Virginia Tech geoscientists find ‘transitional’ fossil which could answer the questions of how sponges first formed
A new study by Virginia Tech Department of Geosciences researchers may well resolve a long-standing question about the origin of spicules or needle-like structures in sponge animals, an animal group that branched out from all other animals more than 600 million years ago.
Published today in Nature Communications, Professor Shuhai Xiao and Post-Doctoral Associate Qing Tang said the study tackles a long-debated scientific question about where and how to find the oldest sponge fossils and provides a new search image for Precambrian sponge body fossils. How so? Tang said he discovered a transitional animal with weakly biomineralized spicules, a bridge from sponges with spicules and those with none.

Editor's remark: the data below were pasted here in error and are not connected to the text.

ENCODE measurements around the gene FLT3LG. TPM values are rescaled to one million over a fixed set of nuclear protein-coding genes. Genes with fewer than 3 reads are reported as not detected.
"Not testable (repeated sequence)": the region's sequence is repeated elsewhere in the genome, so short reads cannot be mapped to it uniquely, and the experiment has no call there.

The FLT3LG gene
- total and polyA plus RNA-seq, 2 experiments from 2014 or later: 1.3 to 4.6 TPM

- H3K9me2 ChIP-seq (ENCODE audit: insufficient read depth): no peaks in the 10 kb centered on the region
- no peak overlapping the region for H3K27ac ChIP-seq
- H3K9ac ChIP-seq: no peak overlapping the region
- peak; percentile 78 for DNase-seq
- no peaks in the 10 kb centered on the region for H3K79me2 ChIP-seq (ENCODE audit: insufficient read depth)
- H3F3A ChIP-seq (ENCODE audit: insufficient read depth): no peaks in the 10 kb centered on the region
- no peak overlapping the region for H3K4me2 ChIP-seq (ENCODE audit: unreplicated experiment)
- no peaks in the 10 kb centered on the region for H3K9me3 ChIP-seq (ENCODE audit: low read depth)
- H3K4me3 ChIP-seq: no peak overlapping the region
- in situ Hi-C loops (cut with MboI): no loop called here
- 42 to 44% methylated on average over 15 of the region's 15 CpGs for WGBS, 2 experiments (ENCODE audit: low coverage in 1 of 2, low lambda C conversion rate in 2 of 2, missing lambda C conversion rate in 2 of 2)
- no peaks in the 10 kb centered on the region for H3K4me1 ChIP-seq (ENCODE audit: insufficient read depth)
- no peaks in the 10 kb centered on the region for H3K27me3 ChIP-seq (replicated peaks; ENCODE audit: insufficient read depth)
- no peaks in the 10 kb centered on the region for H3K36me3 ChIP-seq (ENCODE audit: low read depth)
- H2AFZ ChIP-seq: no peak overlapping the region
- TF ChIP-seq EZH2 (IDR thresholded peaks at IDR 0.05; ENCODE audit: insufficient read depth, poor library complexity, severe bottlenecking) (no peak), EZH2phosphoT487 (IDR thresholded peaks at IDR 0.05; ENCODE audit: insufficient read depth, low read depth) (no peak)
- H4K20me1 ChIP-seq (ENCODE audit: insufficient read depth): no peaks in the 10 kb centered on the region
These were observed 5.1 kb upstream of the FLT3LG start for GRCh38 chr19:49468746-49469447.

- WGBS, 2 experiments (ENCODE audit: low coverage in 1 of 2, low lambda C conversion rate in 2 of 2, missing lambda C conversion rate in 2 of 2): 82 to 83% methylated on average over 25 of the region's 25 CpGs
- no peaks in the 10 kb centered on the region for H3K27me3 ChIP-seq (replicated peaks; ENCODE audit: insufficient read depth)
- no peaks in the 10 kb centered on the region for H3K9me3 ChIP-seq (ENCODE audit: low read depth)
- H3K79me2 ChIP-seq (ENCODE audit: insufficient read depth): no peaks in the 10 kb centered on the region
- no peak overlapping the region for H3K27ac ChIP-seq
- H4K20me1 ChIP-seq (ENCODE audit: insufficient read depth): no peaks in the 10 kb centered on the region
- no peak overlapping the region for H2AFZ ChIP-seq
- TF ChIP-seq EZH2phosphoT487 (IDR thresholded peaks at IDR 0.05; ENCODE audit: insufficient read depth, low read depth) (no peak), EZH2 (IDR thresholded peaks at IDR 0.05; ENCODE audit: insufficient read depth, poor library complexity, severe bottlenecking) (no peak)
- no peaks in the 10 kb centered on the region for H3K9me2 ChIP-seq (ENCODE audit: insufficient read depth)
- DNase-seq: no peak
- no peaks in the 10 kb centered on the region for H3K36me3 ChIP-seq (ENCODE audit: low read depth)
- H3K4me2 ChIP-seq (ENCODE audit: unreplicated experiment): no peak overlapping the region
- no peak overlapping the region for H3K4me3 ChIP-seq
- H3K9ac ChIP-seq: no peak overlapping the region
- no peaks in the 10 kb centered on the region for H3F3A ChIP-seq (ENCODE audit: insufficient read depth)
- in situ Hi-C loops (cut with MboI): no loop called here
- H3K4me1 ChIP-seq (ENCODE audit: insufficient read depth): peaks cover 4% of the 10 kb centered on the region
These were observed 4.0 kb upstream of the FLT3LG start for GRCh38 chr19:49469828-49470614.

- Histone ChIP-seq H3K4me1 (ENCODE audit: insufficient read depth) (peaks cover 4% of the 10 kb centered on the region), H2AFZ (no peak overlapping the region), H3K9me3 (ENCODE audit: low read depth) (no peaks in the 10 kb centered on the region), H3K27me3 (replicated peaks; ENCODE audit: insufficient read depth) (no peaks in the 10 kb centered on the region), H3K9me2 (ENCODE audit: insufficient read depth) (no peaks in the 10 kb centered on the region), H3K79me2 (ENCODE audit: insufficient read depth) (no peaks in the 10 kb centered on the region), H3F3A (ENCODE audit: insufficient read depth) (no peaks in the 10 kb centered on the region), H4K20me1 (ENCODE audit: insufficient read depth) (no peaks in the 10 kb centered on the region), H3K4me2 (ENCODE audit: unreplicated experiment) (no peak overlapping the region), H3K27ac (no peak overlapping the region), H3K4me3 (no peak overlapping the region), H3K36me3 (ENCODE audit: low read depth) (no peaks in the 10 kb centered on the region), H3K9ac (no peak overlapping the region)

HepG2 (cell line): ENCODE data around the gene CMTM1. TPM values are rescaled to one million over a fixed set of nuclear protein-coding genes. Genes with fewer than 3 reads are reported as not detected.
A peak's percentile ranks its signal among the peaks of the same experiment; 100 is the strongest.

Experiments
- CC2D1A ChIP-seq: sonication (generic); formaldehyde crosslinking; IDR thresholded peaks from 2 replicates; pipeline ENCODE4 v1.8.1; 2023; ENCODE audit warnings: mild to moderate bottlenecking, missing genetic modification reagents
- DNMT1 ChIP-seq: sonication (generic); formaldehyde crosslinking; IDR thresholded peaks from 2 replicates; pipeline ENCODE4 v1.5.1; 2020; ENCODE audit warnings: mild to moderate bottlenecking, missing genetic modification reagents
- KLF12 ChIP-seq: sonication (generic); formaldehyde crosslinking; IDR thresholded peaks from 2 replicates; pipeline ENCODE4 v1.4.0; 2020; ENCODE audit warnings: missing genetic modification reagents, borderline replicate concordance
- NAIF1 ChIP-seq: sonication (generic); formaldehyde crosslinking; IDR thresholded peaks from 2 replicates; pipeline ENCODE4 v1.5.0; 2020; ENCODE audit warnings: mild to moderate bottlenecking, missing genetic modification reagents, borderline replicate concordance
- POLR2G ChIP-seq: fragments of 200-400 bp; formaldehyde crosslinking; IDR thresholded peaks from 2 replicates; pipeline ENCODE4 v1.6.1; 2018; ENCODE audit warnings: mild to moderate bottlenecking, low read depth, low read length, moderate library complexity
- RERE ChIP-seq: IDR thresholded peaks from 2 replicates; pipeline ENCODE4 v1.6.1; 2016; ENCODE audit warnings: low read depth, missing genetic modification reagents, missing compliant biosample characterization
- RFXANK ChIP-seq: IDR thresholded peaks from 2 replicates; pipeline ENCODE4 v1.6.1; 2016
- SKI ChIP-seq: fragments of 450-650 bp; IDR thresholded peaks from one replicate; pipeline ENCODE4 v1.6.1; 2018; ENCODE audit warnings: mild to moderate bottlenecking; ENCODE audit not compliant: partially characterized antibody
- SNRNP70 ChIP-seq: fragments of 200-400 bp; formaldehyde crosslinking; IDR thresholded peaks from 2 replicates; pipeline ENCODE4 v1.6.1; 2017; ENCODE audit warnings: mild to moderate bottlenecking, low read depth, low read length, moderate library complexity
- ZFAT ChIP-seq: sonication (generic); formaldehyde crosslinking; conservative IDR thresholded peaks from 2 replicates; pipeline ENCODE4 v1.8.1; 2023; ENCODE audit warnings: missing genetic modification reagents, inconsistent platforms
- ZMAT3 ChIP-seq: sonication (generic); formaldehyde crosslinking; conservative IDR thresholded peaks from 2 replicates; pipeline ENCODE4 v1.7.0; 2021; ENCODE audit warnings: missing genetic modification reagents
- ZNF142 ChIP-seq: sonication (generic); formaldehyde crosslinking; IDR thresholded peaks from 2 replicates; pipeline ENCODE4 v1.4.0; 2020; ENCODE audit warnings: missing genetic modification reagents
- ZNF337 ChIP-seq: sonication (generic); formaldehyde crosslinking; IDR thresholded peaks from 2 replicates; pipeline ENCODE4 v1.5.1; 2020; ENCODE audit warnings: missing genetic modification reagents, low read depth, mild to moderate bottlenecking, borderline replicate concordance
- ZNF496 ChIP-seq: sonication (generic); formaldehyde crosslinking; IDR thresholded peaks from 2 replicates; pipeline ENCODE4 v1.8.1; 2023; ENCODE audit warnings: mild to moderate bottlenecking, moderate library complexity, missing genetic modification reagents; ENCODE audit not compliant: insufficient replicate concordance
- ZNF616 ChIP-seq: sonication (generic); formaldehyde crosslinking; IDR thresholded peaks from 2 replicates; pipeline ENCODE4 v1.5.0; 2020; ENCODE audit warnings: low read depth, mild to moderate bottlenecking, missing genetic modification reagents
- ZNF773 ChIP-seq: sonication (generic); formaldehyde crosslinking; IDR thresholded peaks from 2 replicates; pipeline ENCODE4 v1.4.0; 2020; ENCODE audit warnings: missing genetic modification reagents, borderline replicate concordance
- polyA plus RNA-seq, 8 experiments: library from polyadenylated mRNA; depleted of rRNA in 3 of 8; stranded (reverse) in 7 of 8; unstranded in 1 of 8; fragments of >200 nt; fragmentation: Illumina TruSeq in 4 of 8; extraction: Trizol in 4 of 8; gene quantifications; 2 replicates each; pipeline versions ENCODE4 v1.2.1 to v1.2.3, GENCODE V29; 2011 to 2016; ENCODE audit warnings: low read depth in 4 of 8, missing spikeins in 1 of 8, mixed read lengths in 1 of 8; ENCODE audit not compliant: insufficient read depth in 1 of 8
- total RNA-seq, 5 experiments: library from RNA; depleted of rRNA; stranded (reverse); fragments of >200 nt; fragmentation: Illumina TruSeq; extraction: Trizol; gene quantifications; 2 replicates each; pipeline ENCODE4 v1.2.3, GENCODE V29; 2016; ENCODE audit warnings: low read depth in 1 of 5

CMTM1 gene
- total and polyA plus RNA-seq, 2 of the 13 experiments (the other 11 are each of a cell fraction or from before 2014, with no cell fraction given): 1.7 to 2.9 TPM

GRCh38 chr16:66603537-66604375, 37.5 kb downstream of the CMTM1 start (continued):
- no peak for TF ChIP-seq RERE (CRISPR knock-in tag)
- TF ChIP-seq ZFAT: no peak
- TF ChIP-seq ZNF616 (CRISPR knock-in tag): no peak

In a community blog post for Nature Ecology and Evolution, Tang writes, “Our discovery provides strong evidence supporting the hypothesis that Precambrian sponges may have had only weakly biomineralized spicules or even completely lacked biomineralized spicules. Perhaps Precambrian sponges are not preserved as biomineralized spicules, but as organic remains.”
“Sponges are the most ancient animals but they did not evolve fully mineralized spicules until around 540 million years ago,” Tang said. “Our study will prompt paleontologists to take a second look at those Precambrian fossils that were said to be sponges but were dismissed by some scientists because of the lack of biomineralized spicules.”
Xiao added that the study also has “broader impact on the origin of animal biomineralization, its evolutionary developmental basis, and its ecological and geological consequences.”